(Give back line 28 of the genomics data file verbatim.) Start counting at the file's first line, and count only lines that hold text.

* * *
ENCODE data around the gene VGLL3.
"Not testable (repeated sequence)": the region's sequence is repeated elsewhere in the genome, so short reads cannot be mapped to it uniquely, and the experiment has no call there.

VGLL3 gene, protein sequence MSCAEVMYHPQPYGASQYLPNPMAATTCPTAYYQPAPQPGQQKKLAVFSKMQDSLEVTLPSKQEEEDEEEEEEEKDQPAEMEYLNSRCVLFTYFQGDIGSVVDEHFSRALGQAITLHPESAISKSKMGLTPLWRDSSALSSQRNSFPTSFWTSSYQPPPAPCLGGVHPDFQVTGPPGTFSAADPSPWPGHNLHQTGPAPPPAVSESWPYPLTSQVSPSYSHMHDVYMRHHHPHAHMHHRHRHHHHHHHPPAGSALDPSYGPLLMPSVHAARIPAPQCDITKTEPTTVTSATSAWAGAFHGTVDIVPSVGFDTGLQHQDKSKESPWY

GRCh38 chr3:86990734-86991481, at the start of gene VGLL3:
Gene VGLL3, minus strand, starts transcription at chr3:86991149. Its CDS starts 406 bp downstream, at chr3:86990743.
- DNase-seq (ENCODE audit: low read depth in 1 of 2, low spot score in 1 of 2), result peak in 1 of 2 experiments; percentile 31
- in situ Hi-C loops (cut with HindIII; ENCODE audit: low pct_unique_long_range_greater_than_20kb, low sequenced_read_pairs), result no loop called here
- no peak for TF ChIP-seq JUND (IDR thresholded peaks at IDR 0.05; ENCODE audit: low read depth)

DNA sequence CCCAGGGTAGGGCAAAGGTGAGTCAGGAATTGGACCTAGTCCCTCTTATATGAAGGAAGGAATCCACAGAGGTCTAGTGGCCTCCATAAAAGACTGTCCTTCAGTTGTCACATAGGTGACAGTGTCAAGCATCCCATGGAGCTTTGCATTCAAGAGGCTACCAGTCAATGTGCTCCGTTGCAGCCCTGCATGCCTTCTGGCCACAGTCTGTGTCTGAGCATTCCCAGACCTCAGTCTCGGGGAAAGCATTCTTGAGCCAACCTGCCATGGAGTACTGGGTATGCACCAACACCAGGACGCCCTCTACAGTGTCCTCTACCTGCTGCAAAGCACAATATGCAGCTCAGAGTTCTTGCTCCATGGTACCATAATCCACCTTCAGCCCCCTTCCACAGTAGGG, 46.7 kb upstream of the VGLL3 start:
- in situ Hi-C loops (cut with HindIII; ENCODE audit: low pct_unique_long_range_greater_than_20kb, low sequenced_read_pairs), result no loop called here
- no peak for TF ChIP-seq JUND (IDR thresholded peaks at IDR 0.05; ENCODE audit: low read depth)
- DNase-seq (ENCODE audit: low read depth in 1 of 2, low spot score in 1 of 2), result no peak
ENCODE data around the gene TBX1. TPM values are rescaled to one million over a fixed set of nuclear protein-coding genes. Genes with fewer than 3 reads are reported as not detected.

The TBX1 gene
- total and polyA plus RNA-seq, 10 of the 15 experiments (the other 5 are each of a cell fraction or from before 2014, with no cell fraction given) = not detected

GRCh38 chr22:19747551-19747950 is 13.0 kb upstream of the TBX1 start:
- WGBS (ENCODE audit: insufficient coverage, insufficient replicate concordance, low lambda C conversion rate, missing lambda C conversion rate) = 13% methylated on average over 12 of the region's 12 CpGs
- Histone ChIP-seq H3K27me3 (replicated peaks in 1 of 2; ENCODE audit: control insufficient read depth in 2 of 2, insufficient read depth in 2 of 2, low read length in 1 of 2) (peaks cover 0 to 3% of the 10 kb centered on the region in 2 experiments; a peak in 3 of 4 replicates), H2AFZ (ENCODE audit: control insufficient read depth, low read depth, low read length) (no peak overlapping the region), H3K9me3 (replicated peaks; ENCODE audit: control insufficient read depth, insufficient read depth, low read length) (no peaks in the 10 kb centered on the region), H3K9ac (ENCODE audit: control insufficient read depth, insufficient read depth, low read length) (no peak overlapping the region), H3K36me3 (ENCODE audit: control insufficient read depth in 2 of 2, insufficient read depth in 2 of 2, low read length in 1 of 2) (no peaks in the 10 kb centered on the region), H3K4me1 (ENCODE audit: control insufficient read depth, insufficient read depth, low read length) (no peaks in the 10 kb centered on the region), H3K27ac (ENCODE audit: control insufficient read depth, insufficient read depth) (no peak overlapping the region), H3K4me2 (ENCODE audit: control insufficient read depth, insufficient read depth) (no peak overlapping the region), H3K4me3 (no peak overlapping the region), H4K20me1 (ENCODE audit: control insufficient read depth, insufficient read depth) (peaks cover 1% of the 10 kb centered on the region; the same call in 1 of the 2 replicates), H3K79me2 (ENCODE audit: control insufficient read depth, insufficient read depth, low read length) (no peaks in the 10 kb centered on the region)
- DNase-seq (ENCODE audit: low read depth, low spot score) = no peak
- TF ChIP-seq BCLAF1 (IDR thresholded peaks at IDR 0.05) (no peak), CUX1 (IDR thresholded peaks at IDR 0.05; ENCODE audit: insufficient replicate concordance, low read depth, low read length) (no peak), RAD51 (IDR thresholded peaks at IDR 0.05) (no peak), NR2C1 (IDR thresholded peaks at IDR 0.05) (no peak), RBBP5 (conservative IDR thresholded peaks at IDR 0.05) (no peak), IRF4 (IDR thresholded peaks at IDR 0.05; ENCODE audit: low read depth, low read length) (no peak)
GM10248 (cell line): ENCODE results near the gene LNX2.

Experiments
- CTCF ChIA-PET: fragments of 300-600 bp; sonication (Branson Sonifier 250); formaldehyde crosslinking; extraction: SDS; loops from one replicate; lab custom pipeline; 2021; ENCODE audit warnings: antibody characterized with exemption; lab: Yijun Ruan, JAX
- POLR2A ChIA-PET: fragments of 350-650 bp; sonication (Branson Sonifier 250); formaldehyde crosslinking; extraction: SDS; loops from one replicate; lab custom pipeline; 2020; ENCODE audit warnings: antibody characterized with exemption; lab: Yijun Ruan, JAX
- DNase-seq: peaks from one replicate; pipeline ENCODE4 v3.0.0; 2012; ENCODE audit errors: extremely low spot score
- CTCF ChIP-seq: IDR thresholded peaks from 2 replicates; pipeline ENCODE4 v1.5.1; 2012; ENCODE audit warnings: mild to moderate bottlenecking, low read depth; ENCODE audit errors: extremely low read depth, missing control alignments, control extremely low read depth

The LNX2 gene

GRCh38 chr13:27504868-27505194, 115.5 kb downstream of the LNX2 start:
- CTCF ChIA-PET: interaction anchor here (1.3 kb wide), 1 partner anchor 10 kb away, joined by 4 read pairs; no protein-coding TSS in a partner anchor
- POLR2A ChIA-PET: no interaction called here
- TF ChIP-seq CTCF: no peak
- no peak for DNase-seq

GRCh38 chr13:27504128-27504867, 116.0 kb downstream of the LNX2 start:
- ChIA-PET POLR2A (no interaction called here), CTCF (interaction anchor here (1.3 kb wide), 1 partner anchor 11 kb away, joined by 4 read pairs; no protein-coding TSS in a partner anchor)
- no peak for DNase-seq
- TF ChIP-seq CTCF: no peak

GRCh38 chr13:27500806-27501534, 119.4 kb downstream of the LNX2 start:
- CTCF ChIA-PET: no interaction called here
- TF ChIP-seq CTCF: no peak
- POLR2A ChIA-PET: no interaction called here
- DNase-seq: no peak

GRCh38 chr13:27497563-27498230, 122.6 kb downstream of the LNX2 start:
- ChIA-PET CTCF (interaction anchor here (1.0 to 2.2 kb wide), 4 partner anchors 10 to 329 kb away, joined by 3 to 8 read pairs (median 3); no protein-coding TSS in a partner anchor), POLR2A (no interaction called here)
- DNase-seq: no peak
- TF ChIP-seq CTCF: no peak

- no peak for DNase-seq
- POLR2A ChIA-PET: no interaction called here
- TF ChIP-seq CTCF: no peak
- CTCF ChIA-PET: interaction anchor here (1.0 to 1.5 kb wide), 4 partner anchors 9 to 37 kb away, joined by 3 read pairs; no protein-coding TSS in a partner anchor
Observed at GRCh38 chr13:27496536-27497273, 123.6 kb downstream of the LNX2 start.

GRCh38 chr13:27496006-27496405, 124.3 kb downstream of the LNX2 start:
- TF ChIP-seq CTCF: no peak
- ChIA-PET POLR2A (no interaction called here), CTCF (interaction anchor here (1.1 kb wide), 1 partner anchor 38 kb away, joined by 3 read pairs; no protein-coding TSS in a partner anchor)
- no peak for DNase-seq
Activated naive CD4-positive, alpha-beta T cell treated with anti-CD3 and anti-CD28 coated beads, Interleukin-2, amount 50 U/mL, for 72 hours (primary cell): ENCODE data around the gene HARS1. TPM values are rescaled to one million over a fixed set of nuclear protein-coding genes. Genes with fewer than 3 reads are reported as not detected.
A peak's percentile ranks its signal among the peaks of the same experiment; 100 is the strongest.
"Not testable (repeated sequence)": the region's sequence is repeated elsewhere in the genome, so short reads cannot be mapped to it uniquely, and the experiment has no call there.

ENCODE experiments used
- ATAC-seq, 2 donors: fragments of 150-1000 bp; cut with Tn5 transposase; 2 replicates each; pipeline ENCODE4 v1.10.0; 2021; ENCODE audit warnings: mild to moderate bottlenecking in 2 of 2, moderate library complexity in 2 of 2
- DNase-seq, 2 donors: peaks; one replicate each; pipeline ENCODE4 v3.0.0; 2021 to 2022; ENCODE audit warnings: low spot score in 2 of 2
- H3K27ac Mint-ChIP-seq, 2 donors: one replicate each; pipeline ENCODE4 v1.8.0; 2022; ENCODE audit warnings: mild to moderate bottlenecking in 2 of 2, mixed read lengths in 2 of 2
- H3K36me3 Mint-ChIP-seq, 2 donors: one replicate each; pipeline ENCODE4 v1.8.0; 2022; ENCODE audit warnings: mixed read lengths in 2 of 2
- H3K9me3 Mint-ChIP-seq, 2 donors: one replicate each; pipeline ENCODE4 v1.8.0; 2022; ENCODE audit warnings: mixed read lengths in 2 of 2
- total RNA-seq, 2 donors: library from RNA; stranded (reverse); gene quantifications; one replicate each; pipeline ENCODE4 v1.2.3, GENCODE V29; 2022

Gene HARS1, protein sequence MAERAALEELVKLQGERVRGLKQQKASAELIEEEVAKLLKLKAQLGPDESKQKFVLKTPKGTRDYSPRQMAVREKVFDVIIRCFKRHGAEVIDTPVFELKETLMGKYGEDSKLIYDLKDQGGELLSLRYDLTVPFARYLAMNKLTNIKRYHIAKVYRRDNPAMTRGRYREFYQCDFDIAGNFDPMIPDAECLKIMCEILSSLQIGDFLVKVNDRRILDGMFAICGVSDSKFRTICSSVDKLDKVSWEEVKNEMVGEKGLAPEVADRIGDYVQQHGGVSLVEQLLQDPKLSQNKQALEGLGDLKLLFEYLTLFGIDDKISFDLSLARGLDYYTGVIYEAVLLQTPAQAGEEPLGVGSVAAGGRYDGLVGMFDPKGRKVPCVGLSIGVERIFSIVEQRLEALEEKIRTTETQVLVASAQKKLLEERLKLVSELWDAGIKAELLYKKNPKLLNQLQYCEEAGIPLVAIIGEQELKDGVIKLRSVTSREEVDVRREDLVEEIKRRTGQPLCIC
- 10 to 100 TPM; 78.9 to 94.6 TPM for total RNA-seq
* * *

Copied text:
GRCh38 chr13:27504868-27505194, 115.5 kb downstream of the LNX2 start: